NASHVILLE, Tenn. (BP) — About 10 percent of youth ages 10-17 have participated in sending or receiving a sexually explicit or sexually suggestive picture of themselves or others electronically, according to a new survey that is the most detailed yet in examining the “sexting” habits of youth.
The Youth Internet Safety Survey, published online Dec. 5 on the website of the Journal of the American Academy of Pediatrics, shows that only 1 percent of all youth have appeared in, created or received a picture that involved nudity — of themselves of someone they know — via text message or the Internet. But if the category involves sexually suggestive semi-nude pictures, that percentage jumps to 9.6 percent.
The cell phone and landline survey of 1,560 youth, conducted between August 2010 and January 2011, helps shine the light of the extent of sexting. Most surveys about sexting have not defined the term, leaving it unclear if the images were or were not nude.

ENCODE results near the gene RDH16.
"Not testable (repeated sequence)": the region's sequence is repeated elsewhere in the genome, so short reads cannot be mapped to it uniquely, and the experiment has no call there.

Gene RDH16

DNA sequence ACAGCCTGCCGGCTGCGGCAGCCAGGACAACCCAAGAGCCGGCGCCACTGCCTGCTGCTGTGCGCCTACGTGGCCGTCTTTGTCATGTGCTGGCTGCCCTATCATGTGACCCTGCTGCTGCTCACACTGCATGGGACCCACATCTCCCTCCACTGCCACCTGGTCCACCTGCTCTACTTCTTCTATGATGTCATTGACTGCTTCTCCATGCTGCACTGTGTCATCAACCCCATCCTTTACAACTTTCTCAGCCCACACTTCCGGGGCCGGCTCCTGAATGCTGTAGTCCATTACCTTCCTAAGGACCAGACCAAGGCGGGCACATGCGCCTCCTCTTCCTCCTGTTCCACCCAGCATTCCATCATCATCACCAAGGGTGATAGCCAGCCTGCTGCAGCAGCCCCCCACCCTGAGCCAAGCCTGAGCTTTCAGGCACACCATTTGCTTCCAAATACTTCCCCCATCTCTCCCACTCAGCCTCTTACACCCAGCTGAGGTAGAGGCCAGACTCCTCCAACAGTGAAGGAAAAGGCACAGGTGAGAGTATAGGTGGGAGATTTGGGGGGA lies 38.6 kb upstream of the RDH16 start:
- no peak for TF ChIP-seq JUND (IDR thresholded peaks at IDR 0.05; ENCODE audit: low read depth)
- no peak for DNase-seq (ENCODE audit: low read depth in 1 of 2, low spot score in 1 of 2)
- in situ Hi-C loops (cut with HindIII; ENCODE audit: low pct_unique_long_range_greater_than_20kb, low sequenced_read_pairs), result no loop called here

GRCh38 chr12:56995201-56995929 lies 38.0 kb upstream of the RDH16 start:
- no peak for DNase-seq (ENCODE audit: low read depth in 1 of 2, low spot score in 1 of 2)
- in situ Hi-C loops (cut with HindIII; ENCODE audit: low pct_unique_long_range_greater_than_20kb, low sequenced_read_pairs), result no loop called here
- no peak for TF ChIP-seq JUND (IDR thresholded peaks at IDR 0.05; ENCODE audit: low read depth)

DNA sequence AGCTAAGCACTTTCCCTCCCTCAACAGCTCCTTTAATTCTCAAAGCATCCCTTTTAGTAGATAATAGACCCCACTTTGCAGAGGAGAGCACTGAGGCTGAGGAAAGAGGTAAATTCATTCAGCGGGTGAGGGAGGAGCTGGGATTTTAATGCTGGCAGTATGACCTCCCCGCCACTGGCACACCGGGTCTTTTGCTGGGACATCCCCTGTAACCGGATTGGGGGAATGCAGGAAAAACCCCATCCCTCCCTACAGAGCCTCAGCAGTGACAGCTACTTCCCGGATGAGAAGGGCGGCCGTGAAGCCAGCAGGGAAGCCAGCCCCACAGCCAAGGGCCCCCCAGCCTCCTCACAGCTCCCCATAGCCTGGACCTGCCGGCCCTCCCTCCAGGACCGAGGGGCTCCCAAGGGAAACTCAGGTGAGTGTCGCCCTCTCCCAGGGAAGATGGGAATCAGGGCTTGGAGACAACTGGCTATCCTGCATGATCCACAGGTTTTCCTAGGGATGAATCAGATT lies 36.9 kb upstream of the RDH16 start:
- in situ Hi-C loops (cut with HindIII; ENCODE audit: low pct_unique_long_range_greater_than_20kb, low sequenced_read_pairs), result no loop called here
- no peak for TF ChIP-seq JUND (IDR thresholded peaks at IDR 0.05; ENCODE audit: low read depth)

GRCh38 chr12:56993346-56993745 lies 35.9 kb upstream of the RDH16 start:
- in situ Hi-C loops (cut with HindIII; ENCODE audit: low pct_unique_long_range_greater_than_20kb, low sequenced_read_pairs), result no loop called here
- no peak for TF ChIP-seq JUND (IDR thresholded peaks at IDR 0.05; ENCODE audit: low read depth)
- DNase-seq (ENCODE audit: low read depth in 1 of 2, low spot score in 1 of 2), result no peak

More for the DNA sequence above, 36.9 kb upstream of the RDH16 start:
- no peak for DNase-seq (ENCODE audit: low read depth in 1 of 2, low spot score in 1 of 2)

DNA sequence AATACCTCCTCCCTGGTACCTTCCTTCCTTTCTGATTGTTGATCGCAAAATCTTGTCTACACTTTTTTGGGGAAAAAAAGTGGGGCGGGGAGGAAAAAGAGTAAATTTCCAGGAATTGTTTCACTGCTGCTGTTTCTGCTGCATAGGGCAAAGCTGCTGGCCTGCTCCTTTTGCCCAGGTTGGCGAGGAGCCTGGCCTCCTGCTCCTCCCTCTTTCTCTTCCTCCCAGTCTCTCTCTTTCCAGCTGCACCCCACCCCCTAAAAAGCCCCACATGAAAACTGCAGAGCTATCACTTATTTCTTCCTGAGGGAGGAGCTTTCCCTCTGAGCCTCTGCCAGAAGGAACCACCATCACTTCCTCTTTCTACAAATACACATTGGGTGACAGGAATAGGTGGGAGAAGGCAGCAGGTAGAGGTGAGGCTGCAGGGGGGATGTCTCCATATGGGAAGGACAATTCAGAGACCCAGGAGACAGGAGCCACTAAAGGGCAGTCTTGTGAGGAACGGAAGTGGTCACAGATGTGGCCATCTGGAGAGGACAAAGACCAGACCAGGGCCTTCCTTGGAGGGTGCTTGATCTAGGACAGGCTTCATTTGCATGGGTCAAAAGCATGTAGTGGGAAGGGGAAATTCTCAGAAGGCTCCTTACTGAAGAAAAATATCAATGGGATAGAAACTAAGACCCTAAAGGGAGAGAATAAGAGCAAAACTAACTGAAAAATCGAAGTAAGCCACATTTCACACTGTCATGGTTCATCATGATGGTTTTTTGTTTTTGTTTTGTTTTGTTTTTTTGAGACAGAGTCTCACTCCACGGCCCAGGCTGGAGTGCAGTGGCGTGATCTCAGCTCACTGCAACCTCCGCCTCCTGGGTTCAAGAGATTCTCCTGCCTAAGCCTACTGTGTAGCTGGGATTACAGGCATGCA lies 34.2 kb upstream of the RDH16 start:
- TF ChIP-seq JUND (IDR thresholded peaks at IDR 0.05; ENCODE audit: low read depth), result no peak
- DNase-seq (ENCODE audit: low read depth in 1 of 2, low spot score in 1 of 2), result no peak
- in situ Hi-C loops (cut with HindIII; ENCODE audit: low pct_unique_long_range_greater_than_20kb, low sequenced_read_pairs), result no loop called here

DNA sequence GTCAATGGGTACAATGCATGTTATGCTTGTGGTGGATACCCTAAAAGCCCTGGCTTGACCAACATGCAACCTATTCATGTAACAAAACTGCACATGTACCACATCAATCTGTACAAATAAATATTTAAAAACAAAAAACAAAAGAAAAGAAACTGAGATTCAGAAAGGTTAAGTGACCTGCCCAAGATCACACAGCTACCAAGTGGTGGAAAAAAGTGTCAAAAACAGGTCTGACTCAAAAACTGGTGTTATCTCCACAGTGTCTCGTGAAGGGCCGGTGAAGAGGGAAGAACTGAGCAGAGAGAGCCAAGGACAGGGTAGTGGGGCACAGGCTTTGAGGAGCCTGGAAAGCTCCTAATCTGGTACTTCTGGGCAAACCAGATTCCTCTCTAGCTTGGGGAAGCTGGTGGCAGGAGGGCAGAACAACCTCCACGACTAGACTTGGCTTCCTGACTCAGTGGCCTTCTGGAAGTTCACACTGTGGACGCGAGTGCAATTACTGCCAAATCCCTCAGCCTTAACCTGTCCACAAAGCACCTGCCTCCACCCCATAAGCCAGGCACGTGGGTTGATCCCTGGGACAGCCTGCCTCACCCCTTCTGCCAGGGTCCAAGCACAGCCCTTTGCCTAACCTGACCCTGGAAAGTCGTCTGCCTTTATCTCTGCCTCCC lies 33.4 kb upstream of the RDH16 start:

“In the face of some widely cited, but flawed, studies claiming to show as many as 1 in 5 youth ‘involved in sexting’ these results are to some extent reassuring,” the survey authors wrote. “… Sexting of explicit images involves a low percentage but still a considerable number of youth.”
The authors acknowledge that the poll, like all surveys that rely on self-reporting, may have missed youth who chose not to disclose their sexting involvement.
Compiled by Michael Foust, associate editor of Baptist Press. The study is available online at http://bit.ly/sQqUrr.
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